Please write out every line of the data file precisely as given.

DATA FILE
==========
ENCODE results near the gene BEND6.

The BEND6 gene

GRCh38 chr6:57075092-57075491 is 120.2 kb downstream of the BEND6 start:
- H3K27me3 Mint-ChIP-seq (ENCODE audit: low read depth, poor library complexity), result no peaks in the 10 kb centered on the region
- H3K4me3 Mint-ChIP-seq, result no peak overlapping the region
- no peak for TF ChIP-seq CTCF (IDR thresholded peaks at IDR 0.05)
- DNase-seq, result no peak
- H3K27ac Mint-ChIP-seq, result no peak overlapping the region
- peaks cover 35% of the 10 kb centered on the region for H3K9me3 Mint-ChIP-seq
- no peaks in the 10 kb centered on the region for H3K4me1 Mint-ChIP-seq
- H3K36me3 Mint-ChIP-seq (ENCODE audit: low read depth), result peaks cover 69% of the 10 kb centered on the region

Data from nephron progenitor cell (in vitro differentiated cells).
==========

ENCODE results near the gene BEND6.

The BEND6 gene

GRCh38 chr6:57075092-57075491 is 120.2 kb downstream of the BEND6 start:
- H3K27me3 Mint-ChIP-seq (ENCODE audit: low read depth, poor library complexity), result no peaks in the 10 kb centered on the region
- H3K4me3 Mint-ChIP-seq, result no peak overlapping the region
- no peak for TF ChIP-seq CTCF (IDR thresholded peaks at IDR 0.05)
- DNase-seq, result no peak
- H3K27ac Mint-ChIP-seq, result no peak overlapping the region
- peaks cover 35% of the 10 kb centered on the region for H3K9me3 Mint-ChIP-seq
- no peaks in the 10 kb centered on the region for H3K4me1 Mint-ChIP-seq
- H3K36me3 Mint-ChIP-seq (ENCODE audit: low read depth), result peaks cover 69% of the 10 kb centered on the region

Data from nephron progenitor cell (in vitro differentiated cells).